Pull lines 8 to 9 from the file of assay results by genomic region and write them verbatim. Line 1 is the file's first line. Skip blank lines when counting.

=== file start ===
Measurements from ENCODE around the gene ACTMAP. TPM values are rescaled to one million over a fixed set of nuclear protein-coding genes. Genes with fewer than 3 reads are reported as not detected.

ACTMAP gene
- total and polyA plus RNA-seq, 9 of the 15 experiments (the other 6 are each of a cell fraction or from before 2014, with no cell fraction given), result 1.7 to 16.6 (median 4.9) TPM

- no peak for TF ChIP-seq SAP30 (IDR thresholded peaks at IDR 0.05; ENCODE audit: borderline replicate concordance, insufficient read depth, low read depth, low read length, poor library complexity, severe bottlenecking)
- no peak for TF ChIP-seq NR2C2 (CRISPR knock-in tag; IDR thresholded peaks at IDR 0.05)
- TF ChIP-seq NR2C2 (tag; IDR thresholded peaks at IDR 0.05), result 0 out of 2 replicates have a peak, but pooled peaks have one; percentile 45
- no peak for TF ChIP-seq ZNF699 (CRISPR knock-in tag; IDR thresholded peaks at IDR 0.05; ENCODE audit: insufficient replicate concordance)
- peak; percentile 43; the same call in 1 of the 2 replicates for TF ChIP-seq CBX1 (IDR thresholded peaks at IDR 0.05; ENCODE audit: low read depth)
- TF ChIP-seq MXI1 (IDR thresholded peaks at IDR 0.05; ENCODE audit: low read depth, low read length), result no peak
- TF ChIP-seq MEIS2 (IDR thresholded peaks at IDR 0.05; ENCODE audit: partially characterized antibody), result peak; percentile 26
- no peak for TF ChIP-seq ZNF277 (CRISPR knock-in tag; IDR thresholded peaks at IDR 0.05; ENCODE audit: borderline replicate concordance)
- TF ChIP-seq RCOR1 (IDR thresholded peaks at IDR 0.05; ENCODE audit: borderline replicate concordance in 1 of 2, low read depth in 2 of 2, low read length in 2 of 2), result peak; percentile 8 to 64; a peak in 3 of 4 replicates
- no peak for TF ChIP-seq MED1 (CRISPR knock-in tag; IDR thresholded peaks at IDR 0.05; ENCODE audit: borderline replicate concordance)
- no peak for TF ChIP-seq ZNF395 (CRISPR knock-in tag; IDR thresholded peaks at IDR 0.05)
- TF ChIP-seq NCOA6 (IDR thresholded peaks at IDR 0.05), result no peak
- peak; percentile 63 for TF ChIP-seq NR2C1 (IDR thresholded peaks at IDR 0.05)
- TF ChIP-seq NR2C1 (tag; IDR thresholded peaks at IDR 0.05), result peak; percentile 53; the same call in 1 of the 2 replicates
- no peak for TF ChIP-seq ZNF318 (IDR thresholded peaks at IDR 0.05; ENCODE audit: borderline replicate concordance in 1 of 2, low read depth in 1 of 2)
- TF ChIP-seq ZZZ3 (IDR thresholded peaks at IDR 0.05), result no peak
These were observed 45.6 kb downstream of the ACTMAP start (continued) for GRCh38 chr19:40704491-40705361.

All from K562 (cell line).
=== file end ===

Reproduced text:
- peak; percentile 43; the same call in 1 of the 2 replicates for TF ChIP-seq CBX1 (IDR thresholded peaks at IDR 0.05; ENCODE audit: low read depth)
- TF ChIP-seq MXI1 (IDR thresholded peaks at IDR 0.05; ENCODE audit: low read depth, low read length), result no peak